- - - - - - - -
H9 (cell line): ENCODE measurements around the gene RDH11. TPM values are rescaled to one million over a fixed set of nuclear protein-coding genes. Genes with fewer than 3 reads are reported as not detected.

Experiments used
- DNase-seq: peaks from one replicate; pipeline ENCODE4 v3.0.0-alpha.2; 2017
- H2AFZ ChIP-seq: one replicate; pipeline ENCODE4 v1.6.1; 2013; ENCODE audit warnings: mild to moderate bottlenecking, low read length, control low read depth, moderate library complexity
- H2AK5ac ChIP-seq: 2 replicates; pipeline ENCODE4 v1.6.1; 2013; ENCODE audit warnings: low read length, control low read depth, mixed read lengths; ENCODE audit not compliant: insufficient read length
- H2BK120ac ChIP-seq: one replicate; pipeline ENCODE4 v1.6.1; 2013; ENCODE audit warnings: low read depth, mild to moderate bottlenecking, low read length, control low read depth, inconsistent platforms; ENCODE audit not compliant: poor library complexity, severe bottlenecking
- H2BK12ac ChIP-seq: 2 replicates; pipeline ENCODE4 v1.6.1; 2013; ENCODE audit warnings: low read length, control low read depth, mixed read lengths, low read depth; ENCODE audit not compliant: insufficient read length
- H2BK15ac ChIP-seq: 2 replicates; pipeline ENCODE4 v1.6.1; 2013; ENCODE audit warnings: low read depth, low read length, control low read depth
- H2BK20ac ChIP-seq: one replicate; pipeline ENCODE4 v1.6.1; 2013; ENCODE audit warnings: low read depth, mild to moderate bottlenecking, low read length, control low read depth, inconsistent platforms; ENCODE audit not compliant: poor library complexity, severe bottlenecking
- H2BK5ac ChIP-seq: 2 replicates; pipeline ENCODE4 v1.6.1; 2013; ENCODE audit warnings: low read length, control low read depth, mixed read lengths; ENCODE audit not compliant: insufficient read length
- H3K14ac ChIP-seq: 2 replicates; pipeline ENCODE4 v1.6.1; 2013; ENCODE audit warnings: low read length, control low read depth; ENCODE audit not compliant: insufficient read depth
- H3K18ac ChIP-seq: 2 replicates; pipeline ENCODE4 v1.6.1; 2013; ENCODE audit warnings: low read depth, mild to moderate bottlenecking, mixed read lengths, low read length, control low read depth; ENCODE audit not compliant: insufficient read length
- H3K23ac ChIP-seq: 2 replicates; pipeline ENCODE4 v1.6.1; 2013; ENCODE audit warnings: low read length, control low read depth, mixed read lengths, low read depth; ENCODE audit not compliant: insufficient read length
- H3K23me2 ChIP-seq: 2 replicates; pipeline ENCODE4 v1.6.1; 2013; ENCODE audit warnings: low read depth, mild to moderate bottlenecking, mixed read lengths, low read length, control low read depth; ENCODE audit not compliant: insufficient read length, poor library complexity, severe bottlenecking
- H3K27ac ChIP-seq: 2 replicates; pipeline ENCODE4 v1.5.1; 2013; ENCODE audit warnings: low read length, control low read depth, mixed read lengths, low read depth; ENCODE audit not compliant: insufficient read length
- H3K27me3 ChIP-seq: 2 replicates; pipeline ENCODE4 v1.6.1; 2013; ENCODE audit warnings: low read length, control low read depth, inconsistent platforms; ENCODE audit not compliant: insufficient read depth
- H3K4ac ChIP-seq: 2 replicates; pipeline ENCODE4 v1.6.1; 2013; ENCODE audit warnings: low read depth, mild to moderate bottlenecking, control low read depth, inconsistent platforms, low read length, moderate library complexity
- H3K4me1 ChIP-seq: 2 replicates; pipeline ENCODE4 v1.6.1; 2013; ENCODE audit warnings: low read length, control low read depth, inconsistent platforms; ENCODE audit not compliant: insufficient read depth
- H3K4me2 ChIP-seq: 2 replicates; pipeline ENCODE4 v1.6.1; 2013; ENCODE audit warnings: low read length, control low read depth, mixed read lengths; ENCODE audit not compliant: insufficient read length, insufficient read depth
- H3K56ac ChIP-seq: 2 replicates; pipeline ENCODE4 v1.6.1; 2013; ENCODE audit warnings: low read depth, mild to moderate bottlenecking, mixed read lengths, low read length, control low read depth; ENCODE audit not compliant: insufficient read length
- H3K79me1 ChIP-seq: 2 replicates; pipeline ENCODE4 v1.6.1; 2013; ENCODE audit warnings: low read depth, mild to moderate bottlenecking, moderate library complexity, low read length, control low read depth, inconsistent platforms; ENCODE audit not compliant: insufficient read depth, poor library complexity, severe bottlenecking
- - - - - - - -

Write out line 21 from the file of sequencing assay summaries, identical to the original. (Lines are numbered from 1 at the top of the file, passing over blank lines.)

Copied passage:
- H3K79me1 ChIP-seq: 2 replicates; pipeline ENCODE4 v1.6.1; 2013; ENCODE audit warnings: low read depth, mild to moderate bottlenecking, moderate library complexity, low read length, control low read depth, inconsistent platforms; ENCODE audit not compliant: insufficient read depth, poor library complexity, severe bottlenecking